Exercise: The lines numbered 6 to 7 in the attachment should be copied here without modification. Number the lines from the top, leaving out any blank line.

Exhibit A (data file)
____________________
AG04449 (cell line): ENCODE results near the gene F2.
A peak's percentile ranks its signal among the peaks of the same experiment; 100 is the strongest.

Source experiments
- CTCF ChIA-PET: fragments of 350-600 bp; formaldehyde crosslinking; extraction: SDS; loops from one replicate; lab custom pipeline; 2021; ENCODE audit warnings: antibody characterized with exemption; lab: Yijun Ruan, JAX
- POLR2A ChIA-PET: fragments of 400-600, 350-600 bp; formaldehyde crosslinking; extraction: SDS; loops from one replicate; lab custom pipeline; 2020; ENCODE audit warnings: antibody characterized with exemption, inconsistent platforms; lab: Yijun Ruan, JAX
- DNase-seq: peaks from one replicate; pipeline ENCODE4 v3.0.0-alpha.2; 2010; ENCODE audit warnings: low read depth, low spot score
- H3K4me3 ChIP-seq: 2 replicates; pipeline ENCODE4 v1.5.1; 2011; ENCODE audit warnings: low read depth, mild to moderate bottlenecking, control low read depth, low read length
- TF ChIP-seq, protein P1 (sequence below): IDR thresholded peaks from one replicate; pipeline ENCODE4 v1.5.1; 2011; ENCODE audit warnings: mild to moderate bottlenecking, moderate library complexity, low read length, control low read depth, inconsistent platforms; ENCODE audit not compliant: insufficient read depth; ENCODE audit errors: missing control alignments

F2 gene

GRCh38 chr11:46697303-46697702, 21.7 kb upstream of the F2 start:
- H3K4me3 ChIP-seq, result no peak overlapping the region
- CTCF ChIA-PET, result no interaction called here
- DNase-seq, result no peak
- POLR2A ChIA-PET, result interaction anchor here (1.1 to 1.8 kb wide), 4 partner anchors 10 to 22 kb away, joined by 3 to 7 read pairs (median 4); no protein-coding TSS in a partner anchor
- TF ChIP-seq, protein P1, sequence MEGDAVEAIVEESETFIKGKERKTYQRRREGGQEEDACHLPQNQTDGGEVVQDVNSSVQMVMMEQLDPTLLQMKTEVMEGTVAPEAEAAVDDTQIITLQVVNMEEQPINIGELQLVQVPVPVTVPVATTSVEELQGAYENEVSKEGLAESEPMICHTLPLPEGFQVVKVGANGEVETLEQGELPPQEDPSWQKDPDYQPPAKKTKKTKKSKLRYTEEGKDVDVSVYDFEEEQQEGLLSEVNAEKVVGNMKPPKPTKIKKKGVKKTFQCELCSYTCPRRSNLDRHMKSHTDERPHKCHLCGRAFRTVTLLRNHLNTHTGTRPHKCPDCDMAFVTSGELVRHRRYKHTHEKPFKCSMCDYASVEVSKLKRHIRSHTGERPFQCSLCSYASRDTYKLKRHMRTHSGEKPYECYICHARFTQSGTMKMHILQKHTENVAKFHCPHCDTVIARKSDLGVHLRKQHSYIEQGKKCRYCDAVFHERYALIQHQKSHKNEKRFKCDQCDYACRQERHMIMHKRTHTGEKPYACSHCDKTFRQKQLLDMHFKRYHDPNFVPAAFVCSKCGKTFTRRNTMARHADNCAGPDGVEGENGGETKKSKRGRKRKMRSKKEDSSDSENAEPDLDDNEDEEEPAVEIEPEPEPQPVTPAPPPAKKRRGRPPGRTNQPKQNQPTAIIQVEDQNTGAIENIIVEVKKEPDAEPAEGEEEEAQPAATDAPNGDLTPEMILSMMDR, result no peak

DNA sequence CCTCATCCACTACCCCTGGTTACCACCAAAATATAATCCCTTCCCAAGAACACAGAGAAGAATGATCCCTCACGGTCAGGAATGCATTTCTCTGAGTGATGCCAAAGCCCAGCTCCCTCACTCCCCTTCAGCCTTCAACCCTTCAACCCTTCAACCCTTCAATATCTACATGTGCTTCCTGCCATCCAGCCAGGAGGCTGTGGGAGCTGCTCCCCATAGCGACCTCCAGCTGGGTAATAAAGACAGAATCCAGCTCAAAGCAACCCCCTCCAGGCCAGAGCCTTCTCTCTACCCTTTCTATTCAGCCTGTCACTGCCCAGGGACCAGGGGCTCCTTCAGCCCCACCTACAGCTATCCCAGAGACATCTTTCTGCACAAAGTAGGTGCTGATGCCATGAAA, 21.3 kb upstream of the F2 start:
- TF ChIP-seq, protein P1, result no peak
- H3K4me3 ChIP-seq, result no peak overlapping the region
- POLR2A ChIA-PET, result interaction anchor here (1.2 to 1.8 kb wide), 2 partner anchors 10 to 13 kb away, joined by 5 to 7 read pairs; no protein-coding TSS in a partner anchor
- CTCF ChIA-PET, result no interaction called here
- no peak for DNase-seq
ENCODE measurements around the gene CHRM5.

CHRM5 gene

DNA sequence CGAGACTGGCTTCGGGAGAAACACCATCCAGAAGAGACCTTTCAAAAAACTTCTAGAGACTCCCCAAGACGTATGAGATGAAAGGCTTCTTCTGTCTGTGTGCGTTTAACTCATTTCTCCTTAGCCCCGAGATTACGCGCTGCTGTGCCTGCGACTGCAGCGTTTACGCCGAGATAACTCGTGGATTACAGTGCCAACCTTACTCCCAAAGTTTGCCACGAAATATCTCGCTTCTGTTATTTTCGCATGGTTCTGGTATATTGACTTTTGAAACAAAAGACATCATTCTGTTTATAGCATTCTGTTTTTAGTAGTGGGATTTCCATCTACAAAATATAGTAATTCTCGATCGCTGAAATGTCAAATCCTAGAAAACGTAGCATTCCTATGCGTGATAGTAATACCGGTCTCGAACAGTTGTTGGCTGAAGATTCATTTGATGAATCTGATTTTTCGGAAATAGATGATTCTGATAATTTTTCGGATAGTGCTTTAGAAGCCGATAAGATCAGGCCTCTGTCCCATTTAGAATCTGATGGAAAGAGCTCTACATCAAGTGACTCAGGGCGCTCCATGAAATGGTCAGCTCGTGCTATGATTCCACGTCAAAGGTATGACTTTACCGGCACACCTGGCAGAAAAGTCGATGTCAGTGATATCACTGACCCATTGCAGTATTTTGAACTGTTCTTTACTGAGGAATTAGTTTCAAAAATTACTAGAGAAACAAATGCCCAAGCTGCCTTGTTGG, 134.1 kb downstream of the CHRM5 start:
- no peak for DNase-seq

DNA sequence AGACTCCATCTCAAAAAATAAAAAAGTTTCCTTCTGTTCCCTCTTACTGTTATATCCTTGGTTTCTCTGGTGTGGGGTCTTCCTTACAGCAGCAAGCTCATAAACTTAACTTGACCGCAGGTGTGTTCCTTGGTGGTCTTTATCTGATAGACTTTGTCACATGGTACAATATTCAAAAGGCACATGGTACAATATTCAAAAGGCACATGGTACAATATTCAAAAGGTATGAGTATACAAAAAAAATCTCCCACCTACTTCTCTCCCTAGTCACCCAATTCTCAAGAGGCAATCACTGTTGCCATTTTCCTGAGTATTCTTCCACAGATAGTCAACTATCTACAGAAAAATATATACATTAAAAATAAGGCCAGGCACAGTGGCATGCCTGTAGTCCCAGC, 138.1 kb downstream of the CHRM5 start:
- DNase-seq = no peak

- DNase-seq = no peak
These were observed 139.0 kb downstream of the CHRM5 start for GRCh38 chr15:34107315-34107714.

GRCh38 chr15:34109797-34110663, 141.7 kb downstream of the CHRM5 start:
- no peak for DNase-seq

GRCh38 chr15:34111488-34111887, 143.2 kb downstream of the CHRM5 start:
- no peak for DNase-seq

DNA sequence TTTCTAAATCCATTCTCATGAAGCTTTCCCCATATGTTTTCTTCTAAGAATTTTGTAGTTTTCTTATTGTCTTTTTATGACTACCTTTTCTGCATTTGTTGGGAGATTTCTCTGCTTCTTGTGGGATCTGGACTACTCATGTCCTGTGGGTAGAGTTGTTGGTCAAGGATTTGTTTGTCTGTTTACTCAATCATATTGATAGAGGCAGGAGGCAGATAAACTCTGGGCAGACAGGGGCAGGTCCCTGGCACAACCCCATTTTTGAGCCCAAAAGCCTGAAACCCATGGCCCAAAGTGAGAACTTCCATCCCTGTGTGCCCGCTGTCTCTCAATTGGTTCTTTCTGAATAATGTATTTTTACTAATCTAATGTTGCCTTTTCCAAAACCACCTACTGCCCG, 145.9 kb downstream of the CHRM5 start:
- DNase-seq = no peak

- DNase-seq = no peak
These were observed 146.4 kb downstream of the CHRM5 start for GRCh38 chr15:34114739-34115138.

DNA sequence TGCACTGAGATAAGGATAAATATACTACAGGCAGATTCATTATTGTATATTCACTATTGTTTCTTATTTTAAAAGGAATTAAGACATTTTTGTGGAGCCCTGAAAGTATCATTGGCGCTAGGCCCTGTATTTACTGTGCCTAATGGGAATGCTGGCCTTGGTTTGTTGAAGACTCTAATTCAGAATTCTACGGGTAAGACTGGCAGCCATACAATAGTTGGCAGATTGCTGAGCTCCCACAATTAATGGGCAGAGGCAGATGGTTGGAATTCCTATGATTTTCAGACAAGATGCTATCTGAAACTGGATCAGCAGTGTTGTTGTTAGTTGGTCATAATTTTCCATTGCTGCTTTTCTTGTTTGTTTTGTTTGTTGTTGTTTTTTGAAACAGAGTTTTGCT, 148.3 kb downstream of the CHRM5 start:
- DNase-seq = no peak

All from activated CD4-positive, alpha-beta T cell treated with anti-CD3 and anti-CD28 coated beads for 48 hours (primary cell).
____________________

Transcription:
- DNase-seq: peaks from one replicate; pipeline ENCODE4 v3.0.0-alpha.2; 2010; ENCODE audit warnings: low read depth, low spot score
- H3K4me3 ChIP-seq: 2 replicates; pipeline ENCODE4 v1.5.1; 2011; ENCODE audit warnings: low read depth, mild to moderate bottlenecking, control low read depth, low read length